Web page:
Clara stepped onto the landing in her pajamas. A team of six armed Immigration and Customs Enforcement (ICE) officers marched up the stairs and flashed a warrant for her sister, Maria. Clara, a lawful permanent resident originally from Guatemala, didn’t think she could prevent the officers’ entry, even though Maria wasn’t there. Shining their flashlights around the darkened apartment, the officers found several members of Clara’s extended family, including her brother, Erick. When they couldn’t produce documents showing that they were legally in the United States, the officers handcuffed and herded them into a van. They drove Clara’s family around Englewood, New Jersey, as the officers made another raid, and then another, before taking them to a detention center.
That March 2007 arrest triggered a Fourth Amendment legal battle over Erick’s potential deportation. But the case saw a major turning point in September 2012, more than five years after the raid, when Nikki Reisch (LAW ’12) and a team from the NYU School of Law Immigrant Rights Clinic won a precedential ruling from the Third Circuit Court of Appeals. The ICE officers—and “Operation Return to Sender,” the wide-reaching sweep of illegal immigrants they were carrying out—had crossed a line. The decision helped clarify for the first time when ICE officials’ conduct may constitute the kind of “egregious violations” that would prevent them from detaining and deporting individuals they picked up in mass dragnets, a panel of Circuit Court judges said.
Erick’s is one of dozens of high-profile cases taken up in recent years by the immigration clinic, which has gained a reputation for digging in on particularly challenging legal questions. NYU professor Nancy Morawetz (LAW ’81) and Michael Wishnie, now co-director of Yale Law School’s Worker and Immigrant Rights Advocacy Clinic, founded the clinic following a 1996 immigration reform bill that drastically altered the legal framework for immigrants in the United States, both legal and undocumented. The bill’s most significant change was to lower the bar on fairness hearings, Morawetz says. Previously, almost all deportations had to be approved in a fairness hearing, at which an immigration judge would review the individual case and any potential mitigating factors. The reform, she says, turned it into a “one strike and you’re out” system.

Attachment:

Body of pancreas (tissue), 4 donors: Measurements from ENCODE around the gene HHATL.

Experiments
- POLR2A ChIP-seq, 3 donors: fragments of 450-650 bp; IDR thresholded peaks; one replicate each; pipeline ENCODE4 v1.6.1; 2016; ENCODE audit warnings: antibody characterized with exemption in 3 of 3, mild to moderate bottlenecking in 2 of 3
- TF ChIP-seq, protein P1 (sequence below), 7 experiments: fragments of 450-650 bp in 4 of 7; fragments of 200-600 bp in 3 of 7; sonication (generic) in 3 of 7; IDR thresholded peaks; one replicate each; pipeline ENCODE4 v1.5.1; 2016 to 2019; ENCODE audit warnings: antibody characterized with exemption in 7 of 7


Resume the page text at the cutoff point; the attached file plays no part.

In just his first three years in office, President Obama deported more people than President Bush did during his entire tenure.
The law clinic fights back on two fronts, assigning its two dozen students both individual legal cases and larger advocacy issues over the course of the year. Rather than simply partner with pro bono attorneys, or handle only discrete pieces of a case, the students are the main drivers, and their journeys through the system can lead from immigration courts all the way to the Supreme Court—where an amicus brief they drafted recently helped convince a majority of justices that lawful permanent residents with minor convictions in their past could leave and reenter the United States without risking their immigration status. “Just the sheer difficulty of the cases and having the students understand what it means to represent a client is important,” says Alina Das (LAW ’05), who co-directs the clinic with Morawetz.
Das says one of the most common issues they see is a marijuana conviction that results in the threat of deportation. The “Secure Communities” initiative, launched under George W. Bush in 2008 but greatly expanded under President Obama, was described to the public as targeting serious convicted felons for deportation. It’s the kind of policy that may sound like common sense. But in practice, the initiative unfairly preys on a broad swath of people with low-level offenses, Morawetz says. Stop-and-frisk policies that target communities of color often net young people who have no idea that, when they plead out of a low-level possession offense, they are being treated as drug traffickers—and risk being kicked out of the country for something that would otherwise warrant little more than a slap on the wrist for a citizen. “The law in practice is totally different from what it sounds like as a sound bite,” Morawetz says. “The simplest conviction can put a person’s entire life in jeopardy.”
In 2012, the United States deported a record number of people and spent nearly $18 billion on immigration enforcement, more than was spent on the FBI, DEA, and ATF combined. Following 9/11, enforcement became a major government funding priority, but in just his first three years in office, President Obama deported more people than President Bush did during his entire tenure. Das says that the Obama administration appears to be pushing current laws to an extreme as a way to show anti-immigration hard-liners that he’s tough on enforcement, in order to create a political opening for reform.
Several “generations” of students have represented Clara’s brother, Erick, since his initial immigration hearings—all the way through ICE’s decision not to pursue removal proceedings and to seek closure of his case, which occurred in August. It’s a reminder of the patience required in these efforts. In fact, during Das’s first week teaching at the clinic, in 2008, a case that she first worked on as a student was finally resolved, the end of an eight-year battle. “It was incredibly rewarding for the students and our client,” she says, “but you have to fight so long and so hard for it.”